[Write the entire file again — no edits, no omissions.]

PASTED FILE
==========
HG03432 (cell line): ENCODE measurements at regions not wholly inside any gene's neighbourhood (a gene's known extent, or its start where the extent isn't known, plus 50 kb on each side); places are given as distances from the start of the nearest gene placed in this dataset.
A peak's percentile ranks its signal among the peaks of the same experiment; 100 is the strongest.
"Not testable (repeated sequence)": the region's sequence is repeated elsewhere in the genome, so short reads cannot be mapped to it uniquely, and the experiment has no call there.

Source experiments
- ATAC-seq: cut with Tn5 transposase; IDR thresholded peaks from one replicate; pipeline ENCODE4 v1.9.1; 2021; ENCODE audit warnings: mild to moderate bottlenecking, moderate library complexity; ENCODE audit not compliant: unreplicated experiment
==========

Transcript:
HG03432 (cell line): ENCODE measurements at regions not wholly inside any gene's neighbourhood (a gene's known extent, or its start where the extent isn't known, plus 50 kb on each side); places are given as distances from the start of the nearest gene placed in this dataset.
A peak's percentile ranks its signal among the peaks of the same experiment; 100 is the strongest.
"Not testable (repeated sequence)": the region's sequence is repeated elsewhere in the genome, so short reads cannot be mapped to it uniquely, and the experiment has no call there.

Source experiments
- ATAC-seq: cut with Tn5 transposase; IDR thresholded peaks from one replicate; pipeline ENCODE4 v1.9.1; 2021; ENCODE audit warnings: mild to moderate bottlenecking, moderate library complexity; ENCODE audit not compliant: unreplicated experiment